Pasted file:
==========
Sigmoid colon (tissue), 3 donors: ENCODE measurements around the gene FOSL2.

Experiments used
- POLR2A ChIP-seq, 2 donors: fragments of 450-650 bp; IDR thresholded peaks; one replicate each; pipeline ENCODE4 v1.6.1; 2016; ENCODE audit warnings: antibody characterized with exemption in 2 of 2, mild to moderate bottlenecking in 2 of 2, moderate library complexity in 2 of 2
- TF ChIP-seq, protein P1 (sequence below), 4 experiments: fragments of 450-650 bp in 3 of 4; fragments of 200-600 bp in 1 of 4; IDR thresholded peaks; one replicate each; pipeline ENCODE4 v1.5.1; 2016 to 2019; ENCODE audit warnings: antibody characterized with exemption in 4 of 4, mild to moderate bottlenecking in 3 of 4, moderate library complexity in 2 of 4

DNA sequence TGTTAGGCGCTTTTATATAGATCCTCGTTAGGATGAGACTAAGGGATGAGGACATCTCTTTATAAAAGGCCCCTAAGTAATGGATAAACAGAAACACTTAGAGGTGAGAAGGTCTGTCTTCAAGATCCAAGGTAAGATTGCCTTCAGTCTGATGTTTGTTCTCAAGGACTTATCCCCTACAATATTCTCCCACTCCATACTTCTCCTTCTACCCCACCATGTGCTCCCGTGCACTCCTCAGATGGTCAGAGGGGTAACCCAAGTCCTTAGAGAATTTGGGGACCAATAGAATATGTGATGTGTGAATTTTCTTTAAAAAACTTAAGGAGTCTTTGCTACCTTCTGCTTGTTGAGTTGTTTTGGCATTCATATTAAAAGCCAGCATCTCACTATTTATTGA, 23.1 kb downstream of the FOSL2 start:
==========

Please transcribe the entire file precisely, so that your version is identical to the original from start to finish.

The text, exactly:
Sigmoid colon (tissue), 3 donors: ENCODE measurements around the gene FOSL2.

Experiments used
- POLR2A ChIP-seq, 2 donors: fragments of 450-650 bp; IDR thresholded peaks; one replicate each; pipeline ENCODE4 v1.6.1; 2016; ENCODE audit warnings: antibody characterized with exemption in 2 of 2, mild to moderate bottlenecking in 2 of 2, moderate library complexity in 2 of 2
- TF ChIP-seq, protein P1 (sequence below), 4 experiments: fragments of 450-650 bp in 3 of 4; fragments of 200-600 bp in 1 of 4; IDR thresholded peaks; one replicate each; pipeline ENCODE4 v1.5.1; 2016 to 2019; ENCODE audit warnings: antibody characterized with exemption in 4 of 4, mild to moderate bottlenecking in 3 of 4, moderate library complexity in 2 of 4

DNA sequence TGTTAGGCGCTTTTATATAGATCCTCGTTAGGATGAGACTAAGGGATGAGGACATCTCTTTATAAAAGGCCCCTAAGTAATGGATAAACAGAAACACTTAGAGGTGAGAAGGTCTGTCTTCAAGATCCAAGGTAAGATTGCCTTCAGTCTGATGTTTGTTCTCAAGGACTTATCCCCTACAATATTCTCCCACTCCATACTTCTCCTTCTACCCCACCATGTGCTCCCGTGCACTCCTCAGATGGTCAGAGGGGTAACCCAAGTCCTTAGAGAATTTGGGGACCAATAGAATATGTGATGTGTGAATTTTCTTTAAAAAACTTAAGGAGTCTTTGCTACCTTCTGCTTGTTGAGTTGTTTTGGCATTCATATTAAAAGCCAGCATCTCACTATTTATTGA, 23.1 kb downstream of the FOSL2 start: